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A couple years ago, investors were begging to put their money into many startups, and startups were happy to comply.
But that has started to change, says GV (formerly Google Ventures) managing partner David Krane.
“First half of last year into the summer, it was very common for a series B entrepreneur to walk in and put their hand out and ask for $50 million or something Herculean like that,” Krane told Business Insider.
“I’d say those meetings are the exception, not the norm now.”
Krane got used to seeing early startups raise more than $10 million in their earliest rounds, even if they hadn’t found a product/market fit, built a complete team, or even finished engineering the product.
“Traditionally, those kinds of milestones would be much more mature before a company would secure $10M in funding,” Krane said.
That pace of investment has changed in 2016 so far. Those ‘Herculean’ sums aren’t being raised as much and the valuations have petered out as well. CB Insight noted a second straight quarter of declining investment to startups. As for the creation of “unicorns”, only five companies reached billion-dollar valuations in the first quarter of 2016, compared to 25 new unicorns in Q3 of 2015.
“I think there’s been a healthy-resizing of expectations on both sides of the table and I think it’s still early in terms of some of the corrective outcomes that are inevitable as a result of some of the excitement and the hysteria of last year,” Krane said.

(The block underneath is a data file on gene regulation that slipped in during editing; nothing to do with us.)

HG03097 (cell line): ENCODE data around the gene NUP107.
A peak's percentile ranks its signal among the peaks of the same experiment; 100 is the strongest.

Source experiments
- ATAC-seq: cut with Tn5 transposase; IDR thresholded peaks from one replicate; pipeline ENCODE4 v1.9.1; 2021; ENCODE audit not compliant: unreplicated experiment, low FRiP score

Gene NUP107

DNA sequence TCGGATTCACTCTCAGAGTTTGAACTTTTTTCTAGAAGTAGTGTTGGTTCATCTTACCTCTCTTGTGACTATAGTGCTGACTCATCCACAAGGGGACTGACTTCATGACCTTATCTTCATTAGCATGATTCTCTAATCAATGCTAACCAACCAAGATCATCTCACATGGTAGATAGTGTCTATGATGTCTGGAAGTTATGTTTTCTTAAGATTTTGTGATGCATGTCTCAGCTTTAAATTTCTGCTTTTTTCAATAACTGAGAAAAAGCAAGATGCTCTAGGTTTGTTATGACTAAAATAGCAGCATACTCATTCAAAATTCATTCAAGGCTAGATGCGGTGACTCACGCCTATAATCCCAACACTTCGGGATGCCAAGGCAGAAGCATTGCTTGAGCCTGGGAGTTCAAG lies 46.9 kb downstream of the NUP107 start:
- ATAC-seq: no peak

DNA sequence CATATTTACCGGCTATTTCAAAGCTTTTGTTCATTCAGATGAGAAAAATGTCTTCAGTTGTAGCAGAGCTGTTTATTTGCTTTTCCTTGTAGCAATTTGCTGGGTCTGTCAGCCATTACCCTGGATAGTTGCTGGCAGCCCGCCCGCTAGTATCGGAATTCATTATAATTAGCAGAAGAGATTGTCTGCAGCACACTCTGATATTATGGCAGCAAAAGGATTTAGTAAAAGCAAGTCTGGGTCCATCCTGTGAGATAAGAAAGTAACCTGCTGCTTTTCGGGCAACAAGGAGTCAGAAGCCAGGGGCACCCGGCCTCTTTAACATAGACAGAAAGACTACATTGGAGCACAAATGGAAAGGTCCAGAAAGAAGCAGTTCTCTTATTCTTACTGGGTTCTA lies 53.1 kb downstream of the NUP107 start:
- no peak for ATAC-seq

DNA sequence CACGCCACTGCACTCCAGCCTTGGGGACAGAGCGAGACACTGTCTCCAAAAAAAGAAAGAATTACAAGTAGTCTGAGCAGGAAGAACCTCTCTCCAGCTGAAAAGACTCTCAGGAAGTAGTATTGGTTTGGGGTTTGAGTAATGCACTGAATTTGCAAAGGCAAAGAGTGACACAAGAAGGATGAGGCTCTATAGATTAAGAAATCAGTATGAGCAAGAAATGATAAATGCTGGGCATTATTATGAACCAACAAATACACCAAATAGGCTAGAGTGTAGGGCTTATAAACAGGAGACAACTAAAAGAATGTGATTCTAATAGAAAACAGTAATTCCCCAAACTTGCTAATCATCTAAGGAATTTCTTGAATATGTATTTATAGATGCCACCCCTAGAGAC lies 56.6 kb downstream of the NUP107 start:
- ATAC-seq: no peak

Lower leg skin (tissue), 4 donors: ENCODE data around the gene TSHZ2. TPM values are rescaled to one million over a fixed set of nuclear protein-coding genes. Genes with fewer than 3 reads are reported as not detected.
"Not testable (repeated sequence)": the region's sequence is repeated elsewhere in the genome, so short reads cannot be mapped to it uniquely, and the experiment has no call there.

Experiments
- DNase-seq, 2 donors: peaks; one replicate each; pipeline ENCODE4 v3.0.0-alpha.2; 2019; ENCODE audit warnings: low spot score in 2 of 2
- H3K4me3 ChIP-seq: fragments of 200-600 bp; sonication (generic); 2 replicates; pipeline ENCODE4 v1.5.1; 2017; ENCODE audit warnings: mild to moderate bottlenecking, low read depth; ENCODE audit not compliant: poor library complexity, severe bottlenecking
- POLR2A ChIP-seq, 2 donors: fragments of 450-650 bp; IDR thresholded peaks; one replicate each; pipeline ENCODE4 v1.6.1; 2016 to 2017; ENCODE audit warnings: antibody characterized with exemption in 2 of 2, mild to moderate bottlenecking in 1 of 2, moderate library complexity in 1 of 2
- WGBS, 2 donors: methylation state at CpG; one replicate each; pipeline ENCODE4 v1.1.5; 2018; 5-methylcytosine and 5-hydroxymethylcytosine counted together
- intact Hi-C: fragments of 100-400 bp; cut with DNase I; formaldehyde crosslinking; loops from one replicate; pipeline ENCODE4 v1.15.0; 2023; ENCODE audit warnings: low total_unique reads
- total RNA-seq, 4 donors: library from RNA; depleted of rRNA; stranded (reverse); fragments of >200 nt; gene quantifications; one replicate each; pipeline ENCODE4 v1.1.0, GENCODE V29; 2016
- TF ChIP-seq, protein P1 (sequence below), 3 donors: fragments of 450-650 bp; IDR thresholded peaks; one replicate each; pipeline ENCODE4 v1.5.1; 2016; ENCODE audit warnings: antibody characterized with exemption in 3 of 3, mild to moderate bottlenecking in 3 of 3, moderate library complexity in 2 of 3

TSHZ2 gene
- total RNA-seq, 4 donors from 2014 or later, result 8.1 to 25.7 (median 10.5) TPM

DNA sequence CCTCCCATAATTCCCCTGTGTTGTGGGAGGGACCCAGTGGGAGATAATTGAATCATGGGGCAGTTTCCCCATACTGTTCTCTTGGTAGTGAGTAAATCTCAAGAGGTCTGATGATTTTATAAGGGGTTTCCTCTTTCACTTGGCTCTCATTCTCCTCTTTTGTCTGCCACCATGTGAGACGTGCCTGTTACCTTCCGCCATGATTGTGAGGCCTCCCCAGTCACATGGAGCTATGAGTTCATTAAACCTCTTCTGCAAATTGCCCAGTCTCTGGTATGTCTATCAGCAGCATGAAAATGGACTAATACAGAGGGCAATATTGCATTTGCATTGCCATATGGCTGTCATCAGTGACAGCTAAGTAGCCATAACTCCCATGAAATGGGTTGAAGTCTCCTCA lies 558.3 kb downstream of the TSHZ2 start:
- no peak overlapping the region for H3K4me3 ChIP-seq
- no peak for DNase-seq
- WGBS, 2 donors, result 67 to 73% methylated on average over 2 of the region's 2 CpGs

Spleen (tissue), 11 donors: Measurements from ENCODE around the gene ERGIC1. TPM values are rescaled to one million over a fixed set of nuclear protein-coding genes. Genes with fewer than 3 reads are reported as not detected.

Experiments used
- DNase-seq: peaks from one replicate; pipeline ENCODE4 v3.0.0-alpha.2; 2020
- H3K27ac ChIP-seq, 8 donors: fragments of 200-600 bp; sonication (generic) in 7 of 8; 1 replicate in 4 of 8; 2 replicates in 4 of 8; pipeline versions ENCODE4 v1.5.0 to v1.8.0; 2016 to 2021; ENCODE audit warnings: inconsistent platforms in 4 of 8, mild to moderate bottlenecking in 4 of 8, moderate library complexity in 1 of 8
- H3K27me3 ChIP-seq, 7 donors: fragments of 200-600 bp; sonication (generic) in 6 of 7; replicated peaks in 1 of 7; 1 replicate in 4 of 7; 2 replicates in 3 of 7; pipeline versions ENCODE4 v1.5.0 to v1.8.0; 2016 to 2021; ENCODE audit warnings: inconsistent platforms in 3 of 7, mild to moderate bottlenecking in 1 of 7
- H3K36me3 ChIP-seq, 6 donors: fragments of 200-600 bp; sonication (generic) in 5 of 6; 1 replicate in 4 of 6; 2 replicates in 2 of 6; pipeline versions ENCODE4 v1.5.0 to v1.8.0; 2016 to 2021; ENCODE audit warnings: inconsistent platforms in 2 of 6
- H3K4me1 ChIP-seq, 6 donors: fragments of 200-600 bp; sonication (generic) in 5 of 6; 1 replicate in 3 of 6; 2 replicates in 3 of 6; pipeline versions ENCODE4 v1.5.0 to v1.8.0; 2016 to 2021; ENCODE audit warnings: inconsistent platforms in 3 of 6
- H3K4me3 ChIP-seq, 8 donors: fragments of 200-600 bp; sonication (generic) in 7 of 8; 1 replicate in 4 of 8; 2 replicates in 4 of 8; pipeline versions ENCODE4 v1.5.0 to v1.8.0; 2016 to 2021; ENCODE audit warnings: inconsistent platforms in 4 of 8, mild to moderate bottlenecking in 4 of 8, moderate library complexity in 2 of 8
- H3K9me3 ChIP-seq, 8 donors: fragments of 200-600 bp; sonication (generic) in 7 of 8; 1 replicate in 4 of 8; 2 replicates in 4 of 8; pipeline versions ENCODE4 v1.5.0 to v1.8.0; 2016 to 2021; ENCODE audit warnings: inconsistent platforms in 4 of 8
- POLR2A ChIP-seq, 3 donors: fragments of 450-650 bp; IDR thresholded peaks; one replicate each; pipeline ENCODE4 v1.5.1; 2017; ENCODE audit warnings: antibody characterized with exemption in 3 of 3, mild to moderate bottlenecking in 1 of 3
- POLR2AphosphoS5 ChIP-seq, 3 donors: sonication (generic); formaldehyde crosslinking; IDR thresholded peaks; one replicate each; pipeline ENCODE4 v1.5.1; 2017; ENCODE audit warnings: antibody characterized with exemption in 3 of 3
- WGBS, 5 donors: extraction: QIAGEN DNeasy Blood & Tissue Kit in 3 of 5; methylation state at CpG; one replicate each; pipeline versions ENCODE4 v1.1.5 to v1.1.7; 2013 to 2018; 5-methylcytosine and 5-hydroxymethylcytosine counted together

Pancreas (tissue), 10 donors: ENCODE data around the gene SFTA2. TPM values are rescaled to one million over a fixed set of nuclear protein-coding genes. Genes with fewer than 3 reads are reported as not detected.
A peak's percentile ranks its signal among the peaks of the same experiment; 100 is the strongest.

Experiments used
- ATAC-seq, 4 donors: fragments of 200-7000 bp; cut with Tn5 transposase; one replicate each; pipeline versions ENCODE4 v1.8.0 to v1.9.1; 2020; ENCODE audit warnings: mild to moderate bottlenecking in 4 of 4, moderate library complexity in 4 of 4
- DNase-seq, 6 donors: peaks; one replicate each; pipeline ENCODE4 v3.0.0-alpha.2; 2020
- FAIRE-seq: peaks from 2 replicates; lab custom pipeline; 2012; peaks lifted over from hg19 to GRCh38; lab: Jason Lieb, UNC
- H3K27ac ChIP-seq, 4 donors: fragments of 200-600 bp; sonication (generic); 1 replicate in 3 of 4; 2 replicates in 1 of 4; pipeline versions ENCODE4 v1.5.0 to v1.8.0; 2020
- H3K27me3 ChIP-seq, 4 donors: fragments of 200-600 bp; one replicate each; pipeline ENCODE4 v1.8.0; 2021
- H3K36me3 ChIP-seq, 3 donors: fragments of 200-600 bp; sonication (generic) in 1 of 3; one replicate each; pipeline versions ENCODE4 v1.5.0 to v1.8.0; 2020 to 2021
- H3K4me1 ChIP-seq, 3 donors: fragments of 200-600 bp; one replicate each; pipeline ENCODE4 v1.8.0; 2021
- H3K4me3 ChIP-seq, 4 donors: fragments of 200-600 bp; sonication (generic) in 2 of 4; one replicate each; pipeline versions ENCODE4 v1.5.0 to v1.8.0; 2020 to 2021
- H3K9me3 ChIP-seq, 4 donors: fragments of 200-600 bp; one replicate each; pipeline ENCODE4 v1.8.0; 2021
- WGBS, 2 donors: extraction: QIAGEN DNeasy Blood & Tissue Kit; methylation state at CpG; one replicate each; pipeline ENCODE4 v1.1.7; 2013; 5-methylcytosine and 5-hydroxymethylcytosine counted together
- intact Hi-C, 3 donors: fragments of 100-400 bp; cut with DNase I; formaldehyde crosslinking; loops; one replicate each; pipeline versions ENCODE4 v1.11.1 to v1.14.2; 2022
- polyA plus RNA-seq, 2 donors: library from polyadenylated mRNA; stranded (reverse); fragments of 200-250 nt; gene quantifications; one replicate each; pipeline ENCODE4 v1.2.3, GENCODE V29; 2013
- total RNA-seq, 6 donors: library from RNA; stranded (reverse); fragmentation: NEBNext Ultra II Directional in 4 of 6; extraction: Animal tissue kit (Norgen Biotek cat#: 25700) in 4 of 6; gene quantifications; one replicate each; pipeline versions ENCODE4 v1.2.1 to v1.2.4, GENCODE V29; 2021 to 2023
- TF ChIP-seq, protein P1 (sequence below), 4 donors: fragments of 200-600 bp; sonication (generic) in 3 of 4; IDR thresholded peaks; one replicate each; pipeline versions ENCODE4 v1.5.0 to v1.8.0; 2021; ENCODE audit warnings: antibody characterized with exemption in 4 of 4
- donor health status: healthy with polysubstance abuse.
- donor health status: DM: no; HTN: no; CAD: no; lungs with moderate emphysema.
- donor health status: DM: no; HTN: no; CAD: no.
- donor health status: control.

For one, companies that are trying to get from seed funding to a Series A might miss a now much higher funding bar, he predicts.
“There are a lot of people who are having trouble getting to the other side of that bridge if you will. I think that expectations across the board are much higher for what defines a company that is Series A fundable than say a year ago,” Krane said.
The funding crunch has forced companies to be more creative in order to survive. Some are taking down rounds, while others are repricing previous rounds or even resorting to a full recapping of the company.
Krane is bullish that some companies will find an M&A exit if they need one, but otherwise he’s advising GV’s companies to be smart on cash:
“You’ve got to keep investing in the business and anticipating and growing where appropriate, but I don’t think you can keep playing this game where you spoil yourself with excess or competing with your neighbor down the road that offers six free meals a week when you only offer four….I think companies that were distracted and spent on the wrong thing …will certainly not be able to show the numbers that will be able to earn them additional equity. And in turn will be faced to consider debt, or even worse, have to fire sale a business or shut a business down. “